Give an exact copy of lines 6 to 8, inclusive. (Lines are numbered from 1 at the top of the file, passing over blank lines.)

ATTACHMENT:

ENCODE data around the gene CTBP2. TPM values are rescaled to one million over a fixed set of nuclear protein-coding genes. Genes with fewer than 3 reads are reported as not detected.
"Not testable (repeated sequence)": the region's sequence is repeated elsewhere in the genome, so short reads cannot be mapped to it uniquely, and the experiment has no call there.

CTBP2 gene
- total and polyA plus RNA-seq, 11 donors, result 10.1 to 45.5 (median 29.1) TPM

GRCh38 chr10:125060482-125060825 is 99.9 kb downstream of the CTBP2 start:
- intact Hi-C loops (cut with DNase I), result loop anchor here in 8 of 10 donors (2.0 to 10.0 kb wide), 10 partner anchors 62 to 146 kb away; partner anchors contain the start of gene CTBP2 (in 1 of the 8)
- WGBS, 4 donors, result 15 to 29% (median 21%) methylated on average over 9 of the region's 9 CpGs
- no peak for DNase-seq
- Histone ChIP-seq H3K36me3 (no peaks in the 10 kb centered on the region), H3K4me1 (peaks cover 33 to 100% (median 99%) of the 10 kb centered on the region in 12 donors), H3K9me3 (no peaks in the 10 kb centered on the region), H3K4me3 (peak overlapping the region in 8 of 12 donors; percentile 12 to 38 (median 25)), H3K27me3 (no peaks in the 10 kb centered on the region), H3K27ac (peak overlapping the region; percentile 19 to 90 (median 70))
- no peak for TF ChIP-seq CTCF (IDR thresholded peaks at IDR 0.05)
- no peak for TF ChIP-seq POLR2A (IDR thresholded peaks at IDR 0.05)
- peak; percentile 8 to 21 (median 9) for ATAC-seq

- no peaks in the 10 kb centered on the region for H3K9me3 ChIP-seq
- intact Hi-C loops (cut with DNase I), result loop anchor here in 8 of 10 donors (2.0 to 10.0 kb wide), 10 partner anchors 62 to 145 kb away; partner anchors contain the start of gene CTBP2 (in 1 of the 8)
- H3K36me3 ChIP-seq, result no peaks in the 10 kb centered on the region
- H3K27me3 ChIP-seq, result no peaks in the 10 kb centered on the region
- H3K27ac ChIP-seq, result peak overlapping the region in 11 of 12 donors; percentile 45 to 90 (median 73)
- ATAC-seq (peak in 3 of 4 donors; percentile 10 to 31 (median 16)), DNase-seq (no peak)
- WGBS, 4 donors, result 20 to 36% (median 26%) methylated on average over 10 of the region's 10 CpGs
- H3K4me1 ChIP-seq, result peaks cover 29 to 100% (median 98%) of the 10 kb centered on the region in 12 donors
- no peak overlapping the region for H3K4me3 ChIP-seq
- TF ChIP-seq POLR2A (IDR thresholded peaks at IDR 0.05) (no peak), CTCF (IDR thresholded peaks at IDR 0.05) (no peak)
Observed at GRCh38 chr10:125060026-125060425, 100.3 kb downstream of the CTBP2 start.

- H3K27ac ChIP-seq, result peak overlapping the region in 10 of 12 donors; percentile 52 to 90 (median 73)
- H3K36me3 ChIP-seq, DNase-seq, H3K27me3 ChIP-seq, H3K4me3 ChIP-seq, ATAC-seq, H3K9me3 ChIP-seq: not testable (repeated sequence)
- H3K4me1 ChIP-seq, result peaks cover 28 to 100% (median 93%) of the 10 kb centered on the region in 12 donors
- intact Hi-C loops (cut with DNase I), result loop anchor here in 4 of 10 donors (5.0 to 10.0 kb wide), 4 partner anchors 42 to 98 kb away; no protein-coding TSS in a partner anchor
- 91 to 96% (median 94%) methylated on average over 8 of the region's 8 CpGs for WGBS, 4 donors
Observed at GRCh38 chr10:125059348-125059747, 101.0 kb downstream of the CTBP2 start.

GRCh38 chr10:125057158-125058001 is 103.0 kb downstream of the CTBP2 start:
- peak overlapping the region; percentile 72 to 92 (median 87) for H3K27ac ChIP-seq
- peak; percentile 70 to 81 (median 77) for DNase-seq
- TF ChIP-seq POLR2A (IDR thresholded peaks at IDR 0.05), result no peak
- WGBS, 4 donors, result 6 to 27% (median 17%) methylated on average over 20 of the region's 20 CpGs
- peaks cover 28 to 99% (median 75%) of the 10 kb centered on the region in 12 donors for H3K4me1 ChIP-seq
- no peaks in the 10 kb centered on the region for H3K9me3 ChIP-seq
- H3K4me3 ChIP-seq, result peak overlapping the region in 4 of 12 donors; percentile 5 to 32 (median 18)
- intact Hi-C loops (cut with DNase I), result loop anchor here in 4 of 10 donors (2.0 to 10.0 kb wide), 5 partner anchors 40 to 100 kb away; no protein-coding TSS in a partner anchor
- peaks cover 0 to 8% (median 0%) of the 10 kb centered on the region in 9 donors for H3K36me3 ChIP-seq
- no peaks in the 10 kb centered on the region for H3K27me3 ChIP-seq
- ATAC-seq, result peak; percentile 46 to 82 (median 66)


- intact Hi-C loops (cut with DNase I), result loop anchor here in 8 of 10 donors (2.0 to 10.0 kb wide), 10 partner anchors 62 to 146 kb away; partner anchors contain the start of gene CTBP2 (in 1 of the 8)
- WGBS, 4 donors, result 15 to 29% (median 21%) methylated on average over 9 of the region's 9 CpGs
- no peak for DNase-seq